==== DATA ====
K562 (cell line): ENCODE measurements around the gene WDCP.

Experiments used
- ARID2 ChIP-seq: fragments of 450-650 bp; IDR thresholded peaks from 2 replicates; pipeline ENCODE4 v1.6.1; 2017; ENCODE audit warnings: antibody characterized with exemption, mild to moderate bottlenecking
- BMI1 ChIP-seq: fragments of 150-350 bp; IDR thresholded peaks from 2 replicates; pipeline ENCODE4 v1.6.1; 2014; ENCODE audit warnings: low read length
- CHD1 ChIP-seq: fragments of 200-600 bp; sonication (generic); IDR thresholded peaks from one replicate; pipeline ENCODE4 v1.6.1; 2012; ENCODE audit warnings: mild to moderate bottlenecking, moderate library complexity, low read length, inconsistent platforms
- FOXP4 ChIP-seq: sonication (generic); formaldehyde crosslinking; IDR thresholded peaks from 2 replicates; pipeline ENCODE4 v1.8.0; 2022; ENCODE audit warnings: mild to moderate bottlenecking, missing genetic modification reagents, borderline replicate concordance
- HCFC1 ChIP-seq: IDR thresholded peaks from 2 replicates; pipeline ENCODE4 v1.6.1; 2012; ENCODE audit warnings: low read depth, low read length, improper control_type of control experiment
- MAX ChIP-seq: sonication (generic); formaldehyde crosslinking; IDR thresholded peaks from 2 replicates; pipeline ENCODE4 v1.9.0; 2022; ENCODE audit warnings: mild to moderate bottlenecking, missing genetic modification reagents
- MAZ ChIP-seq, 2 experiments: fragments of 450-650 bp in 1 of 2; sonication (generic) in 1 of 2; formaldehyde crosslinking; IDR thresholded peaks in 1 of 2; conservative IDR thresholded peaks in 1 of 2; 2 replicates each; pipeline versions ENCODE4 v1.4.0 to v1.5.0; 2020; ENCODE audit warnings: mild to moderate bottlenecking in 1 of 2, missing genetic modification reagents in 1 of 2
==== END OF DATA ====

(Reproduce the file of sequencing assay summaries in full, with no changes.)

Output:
K562 (cell line): ENCODE measurements around the gene WDCP.

Experiments used
- ARID2 ChIP-seq: fragments of 450-650 bp; IDR thresholded peaks from 2 replicates; pipeline ENCODE4 v1.6.1; 2017; ENCODE audit warnings: antibody characterized with exemption, mild to moderate bottlenecking
- BMI1 ChIP-seq: fragments of 150-350 bp; IDR thresholded peaks from 2 replicates; pipeline ENCODE4 v1.6.1; 2014; ENCODE audit warnings: low read length
- CHD1 ChIP-seq: fragments of 200-600 bp; sonication (generic); IDR thresholded peaks from one replicate; pipeline ENCODE4 v1.6.1; 2012; ENCODE audit warnings: mild to moderate bottlenecking, moderate library complexity, low read length, inconsistent platforms
- FOXP4 ChIP-seq: sonication (generic); formaldehyde crosslinking; IDR thresholded peaks from 2 replicates; pipeline ENCODE4 v1.8.0; 2022; ENCODE audit warnings: mild to moderate bottlenecking, missing genetic modification reagents, borderline replicate concordance
- HCFC1 ChIP-seq: IDR thresholded peaks from 2 replicates; pipeline ENCODE4 v1.6.1; 2012; ENCODE audit warnings: low read depth, low read length, improper control_type of control experiment
- MAX ChIP-seq: sonication (generic); formaldehyde crosslinking; IDR thresholded peaks from 2 replicates; pipeline ENCODE4 v1.9.0; 2022; ENCODE audit warnings: mild to moderate bottlenecking, missing genetic modification reagents
- MAZ ChIP-seq, 2 experiments: fragments of 450-650 bp in 1 of 2; sonication (generic) in 1 of 2; formaldehyde crosslinking; IDR thresholded peaks in 1 of 2; conservative IDR thresholded peaks in 1 of 2; 2 replicates each; pipeline versions ENCODE4 v1.4.0 to v1.5.0; 2020; ENCODE audit warnings: mild to moderate bottlenecking in 1 of 2, missing genetic modification reagents in 1 of 2